June’s Job Openings and Labor Turnover Survey affirmed what many employers are already experiencing: a growing jobs market that shows no sign of slowing down.
According to Tuesday’s Labor Department report, job openings increased by 461,000 to a seasonally adjusted 6.2 million in June. Openings are at their highest level since the data series was started in December 2000, and the monthly increase in job openings was the largest since July 2015. Those figures put the job openings rate at 4%, a level it last hit in July 2016.
Multiple industries had job openings: there were 297,000 job openings in finance and insurance; 179,000 additional vacancies in the professional and business services industries; 125,000 more job openings in health care and social assistance; and 62,000 more job openings at construction companies.
The numbers definitely suggest that the war for talent will continue into at least next year. According to an alert from the Institute of International Finance, the U.S. unemployment rate (U-3) might dip to as low as 3.5% to 4% percent by June 2018, “substantially below [Federal Reserve] forecasts.”
The IIF says “an unemployment rate that far below the Fed’s projections will throw up communications challenges for monetary policy,” but it could also turn into a major headache for employers trying to find skilled employees to fill their open positions.
The July report from the National Federation Federation of Independent Businesses affirms the hiring spree: a seasonally adjusted net 19% of member firms plan to create new jobs over the next few months, up 4 points from June. The last time the jobs creation number was that high was December 1999, according to the NFIB.
The NFIB data also found problems in finding workers: 60% of firms reported hiring or trying to hire (up 6 percentage points from June), but 52% reported few or no qualified applicants for the positions they were trying to fill. The difficulty of finding qualified workers was the single most important business problem for 19% of small business owners, second only to taxes.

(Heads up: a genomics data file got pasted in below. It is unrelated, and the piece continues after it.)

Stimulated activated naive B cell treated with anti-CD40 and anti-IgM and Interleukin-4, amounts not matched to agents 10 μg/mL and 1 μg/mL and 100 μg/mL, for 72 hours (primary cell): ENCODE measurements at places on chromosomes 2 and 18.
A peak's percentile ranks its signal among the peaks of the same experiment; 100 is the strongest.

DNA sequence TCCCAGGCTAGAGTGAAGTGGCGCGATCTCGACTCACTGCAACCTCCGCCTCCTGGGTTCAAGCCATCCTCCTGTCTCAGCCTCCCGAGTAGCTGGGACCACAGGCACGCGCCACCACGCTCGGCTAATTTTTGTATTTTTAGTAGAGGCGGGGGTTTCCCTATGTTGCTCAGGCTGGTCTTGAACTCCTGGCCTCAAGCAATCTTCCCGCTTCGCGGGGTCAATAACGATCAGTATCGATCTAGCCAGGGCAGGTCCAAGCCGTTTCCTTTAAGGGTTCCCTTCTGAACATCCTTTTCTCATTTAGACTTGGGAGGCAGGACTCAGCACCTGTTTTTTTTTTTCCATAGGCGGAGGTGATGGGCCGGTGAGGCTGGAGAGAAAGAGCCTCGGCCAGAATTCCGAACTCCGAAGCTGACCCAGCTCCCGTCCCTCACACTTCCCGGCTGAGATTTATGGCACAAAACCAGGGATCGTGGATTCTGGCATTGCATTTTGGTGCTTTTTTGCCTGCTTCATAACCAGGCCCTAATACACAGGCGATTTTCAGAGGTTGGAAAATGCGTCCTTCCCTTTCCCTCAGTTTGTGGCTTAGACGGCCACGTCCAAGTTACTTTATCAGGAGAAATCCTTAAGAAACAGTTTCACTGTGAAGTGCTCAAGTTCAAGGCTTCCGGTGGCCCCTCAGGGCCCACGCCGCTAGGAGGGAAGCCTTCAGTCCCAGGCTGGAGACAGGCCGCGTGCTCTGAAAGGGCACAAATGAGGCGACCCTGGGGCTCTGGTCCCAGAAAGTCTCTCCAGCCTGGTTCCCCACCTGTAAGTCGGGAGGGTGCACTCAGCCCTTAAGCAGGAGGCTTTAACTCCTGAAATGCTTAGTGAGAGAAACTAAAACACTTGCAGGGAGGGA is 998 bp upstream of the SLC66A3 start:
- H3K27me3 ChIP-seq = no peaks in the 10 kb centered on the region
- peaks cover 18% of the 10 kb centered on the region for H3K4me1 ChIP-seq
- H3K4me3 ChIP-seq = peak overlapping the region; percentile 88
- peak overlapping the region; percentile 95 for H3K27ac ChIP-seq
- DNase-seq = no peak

Some experts would say it’s about time that businesses got around to doing both of those things: raising workers’ salaries and investing in training them. To which employers might respond: “We’re waiting for a bout of inflation so we can raise our prices,” or “We’re hoping our substantial investments in technology will boost productivity, obviating the need for substantial additions to our workforce.” The U.S. inflation rate has yet to comply with the first requirement, however. As for the second, it takes a long time for most IT investments to pay off substantially.
Meanwhile, jobs market strength is likely to push the Federal Reserve to raise the federal funds rate once more in 2017, in December. And publicly held companies have historically high price-to-earnings ratios, which will make them loath to cut into profits with wage hikes.
The conventional conclusion would be that something in the economy has to give: more people with jobs will boost consumer spending and corporate profits will rise proportionately, allowing for some increases in wages. And when companies are forced to poach from their competitors to fill jobs, they will have to offer attractive salaries.
Then again, a major dip in the stock market could cool business’s appetite for growth. An external shock (perhaps political?) could cause consumers to tighten their wallets considerably. The higher cost of credit could suddenly put a damper on capital investment.
There’s only one certainty: For CFOs just beginning to think about budgets for 2018, it’s going to be difficult to read what’s over the horizon.
Chart: U.S. Department of Labor